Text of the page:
Ten Days Until a Pretty Exciting Announcement.
This is probably the hardest thing for a writing parent. I face it all the time. You want to go out of the house to write, and drink coffee you didn’t make. You envy those writers who can just head off to the library, or small restaurant, or Starbucks, and just spend hours writing their stories. Just them, their laptops, and a big mug of Pike Roast.
That’s not a luxury you’ve got when you’ve got little ones in tow. Sitters are hard to come by. And if you’ve got a day job, it can be really hard to argue that you have to spend even more time away from your family. If nothing else, that’s a hard sell for your co parent.
The thing is, sometimes I need that time, especially in rough draft mode. There is a reason why coffee shops are such a popular place to write. Sometimes the dishes are too loud, and I can’t hear myself think. That’s when I pack my little monsters up, and take them on a writing trip with me. This was especially true when there was just one little monster, and I was a single mom with no co parent at all. After eleven years of trial and error, I’ve discovered the secrets to a successful writing trip with the kids. You’ve got to remember three basic rules.
1. Whatever you are doing, your younger kid wants to do too.
2. Your child will be hungry,thirsty, too cold, too hot, or whatever is least convenient at that time.
3. No matter what, kids get bored with anything.
So the problem becomes how to correct for those three rules. Here are my biggest weapons; a good location, a good time, and a well stocked bag.
Some coffee shops are great for kids. The two in my town know my monsters by name, and are constantly telling them how big they’re getting. I even get a discount on cookies when I bring them in if this one nice barista is working.
This is not going to be the case for every coffee shop, especially if it’s near a college. Just like you’re there to work, others are there to do the same thing. Or to have a first date, (wanna make sure they use protection? Sit a screaming child in the next booth!), some are have a grown up play date. Some people are just trying to snag a quiet lunch hour. I know this might be hypocritical of me, but it really pisses me off when I get a chance to go somewhere without my monsters and there’s a kid throwing a fit. It’s that I just got some grown up time, now I’ve got to deal with someone else’s little monster.
If you’re wondering if your favorite haunt is a good place to bring the kids, consider these three things. (Yes, three is my number of the day.)
* Do you often see other kids there?
* Do they have a kids menu?
* Are there booster seats available?
If the answer is no to at least one of those, this is not a child friendly establishment.
Now, the library is great for a writing outing. There’s a children’s section that is often stocked with picture books and quiet toys. Some libraries have free wifi. And there’s some great writing resources right there.
The park is also a good place to settle on a nice day. Honestly, if you’re like me, you could use some sunshine.
The point is, be realistic.
This one might be a no brainer, but you’ve got to consider two things with your timing. What time of the day is your child most likely to tolerate playing by himself quietly for an extended period of time, and how long is that going to realistically be?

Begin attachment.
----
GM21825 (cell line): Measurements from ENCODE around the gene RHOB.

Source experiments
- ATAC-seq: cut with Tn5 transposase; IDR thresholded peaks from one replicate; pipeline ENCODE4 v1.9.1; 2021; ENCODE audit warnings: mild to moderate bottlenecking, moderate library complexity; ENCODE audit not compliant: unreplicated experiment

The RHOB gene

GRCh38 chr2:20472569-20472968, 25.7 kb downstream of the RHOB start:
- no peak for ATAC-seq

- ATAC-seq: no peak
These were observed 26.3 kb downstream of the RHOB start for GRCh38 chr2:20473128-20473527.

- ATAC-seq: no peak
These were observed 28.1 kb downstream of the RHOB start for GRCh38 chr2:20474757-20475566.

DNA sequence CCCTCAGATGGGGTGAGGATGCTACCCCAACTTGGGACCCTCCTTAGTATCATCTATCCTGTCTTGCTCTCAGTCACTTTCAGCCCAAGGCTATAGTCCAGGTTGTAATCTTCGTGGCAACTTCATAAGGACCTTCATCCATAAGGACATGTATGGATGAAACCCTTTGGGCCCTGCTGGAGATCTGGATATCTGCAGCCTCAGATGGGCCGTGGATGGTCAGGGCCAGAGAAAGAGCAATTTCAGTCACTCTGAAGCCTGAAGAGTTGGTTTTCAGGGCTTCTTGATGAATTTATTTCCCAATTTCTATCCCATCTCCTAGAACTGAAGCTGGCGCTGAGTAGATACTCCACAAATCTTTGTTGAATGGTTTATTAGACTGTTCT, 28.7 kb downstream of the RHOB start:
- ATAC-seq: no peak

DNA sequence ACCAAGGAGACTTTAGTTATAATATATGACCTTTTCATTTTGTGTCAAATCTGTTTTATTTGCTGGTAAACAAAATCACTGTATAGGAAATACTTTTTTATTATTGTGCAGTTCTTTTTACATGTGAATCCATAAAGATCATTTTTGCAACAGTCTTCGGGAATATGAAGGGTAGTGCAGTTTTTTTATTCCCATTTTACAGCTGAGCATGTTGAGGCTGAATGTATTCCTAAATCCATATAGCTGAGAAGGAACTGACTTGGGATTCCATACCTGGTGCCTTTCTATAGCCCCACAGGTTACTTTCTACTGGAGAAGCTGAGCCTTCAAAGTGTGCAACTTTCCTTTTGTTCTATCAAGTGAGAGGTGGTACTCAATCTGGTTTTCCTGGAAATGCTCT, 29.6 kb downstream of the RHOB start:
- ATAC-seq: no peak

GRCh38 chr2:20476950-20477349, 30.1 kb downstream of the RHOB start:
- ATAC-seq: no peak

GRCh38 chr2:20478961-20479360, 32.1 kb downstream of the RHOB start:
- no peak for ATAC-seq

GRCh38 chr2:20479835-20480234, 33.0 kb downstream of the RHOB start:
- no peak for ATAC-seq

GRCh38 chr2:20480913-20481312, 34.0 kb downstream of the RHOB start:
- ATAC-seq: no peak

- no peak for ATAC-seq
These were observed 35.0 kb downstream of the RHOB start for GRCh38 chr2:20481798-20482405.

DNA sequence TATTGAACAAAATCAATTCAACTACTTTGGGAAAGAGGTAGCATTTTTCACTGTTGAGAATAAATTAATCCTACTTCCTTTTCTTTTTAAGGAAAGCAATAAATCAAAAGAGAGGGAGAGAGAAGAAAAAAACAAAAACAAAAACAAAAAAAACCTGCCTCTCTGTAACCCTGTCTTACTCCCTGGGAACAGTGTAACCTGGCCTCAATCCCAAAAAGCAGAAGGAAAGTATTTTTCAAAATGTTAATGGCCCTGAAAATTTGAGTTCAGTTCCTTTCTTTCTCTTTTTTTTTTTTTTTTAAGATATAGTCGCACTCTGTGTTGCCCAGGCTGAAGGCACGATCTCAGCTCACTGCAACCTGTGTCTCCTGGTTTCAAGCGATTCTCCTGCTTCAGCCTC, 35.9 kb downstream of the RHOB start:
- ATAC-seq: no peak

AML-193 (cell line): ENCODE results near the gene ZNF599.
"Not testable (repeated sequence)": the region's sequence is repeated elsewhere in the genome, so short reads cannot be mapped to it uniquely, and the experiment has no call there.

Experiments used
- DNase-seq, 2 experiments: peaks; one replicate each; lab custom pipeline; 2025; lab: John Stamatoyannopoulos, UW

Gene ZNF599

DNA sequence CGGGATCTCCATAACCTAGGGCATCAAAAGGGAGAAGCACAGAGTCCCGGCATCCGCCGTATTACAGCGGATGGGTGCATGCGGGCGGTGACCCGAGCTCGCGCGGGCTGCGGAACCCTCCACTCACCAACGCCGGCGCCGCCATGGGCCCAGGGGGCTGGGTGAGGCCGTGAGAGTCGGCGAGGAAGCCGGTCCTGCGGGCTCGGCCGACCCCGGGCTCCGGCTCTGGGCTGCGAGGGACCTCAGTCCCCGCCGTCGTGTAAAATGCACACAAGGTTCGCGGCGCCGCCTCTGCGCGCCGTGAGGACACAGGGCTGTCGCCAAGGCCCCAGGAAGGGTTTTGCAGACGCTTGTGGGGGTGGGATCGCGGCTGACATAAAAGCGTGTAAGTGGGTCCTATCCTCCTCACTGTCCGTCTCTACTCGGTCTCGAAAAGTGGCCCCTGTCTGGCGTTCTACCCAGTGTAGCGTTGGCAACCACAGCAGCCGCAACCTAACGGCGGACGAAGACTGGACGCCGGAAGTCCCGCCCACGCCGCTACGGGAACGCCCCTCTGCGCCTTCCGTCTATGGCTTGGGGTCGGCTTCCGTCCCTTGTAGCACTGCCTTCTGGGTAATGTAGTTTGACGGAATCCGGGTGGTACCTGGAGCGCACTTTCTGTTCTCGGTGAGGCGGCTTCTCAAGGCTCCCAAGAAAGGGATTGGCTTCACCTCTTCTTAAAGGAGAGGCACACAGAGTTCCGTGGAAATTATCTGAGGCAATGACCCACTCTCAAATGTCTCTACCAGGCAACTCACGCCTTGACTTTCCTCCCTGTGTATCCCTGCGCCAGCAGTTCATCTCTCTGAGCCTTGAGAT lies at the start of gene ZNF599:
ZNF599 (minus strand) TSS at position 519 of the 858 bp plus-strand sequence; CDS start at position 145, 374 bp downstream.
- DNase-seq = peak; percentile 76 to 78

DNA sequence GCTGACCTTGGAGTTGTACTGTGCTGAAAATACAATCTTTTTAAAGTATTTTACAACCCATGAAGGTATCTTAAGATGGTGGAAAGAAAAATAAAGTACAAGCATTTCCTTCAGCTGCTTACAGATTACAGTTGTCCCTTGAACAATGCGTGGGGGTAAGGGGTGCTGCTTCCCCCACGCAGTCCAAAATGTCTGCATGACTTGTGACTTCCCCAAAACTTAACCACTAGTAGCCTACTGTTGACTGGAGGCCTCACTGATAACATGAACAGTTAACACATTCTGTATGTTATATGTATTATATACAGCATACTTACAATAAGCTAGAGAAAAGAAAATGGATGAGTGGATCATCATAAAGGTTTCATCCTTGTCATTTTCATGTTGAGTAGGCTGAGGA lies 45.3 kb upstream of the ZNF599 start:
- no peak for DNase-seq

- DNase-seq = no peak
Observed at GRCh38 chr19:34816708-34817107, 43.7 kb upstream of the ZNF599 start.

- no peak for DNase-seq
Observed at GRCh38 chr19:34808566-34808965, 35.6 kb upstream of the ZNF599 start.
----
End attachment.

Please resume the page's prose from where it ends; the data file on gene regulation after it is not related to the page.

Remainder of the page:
That’s fluctuated as my monsters have gotten older. When my one was a baby, and still fit in her car seat, oh that was a breeze. She’d play with her hanging toys, or I could rock her. If I was editing, I’d read my stories out loud to her.
Then she got a little older. The best I could hope for was forty minutes, at home or out and about.
Now that they’re older, I can get a good two hour writing session in. Any more than that, though, and I start hearing, “Are you almost done? We’ve been here all day!”
As for good timing, you know your kid. You know when they’re likely to be hyper, and when they’re fussy because they need to sleep. I even know that one of my kids is an introvert, like me, and gets worn out when she’s around people. She, and I, need time alone to charge our batteries. The point is, don’t ask more of your kids than they are capable of.
And Finally, a good stocked bag.
Two of them, actually. One for the kids and one for you.
Now, we’ve already discussed what should be in your writing bag, here. Let’s talk a little bit about what you should pack for the kids. This is the big thing that makes this possible, by the way. My monsters will tolerate any place so long as we’ve got our bag.
To make your very own writing bag, you will need-
* Anything that would normally go in a diaper bag, if your still in that stage.
* Some extra cash, because your kid will want the most expensive thing on the menu.
* Something for your child to pretend that she is ‘writing too,’ with. Pens, a notebook, a pretend computer. That sort of thing.
* A quiet, age appropriate toy. I like building sets for this. And here’s the secret. This is not an every day toy. Not something they can play with whenever. This is a ‘we only get this when we’re on a writing trip toy.’ That way they don’t get bored as fast. (Remember rule #1)
* If your kids are old enough, an MP3 player.
* Coloring books.
* A book that they can read themselves. Those interactive touch and feel books are great if you’re little one isn’t a reader yet.
* Snacks that do not require you to help open or consume them.
* Video games. The monsters outgrew their LeapFrog, and I gave them my old DS.
* A sweater. Remember, a lot of these places are air conditioned, and kids get cold if they’re sitting still.
To make it easy, I’ve even created a nifty printable for you! It’s designed so that your kid can help cross things off. You can laminate it, and use it every time, too. You know, environmentally sound and all.
Writing Trip CheckList! Download.
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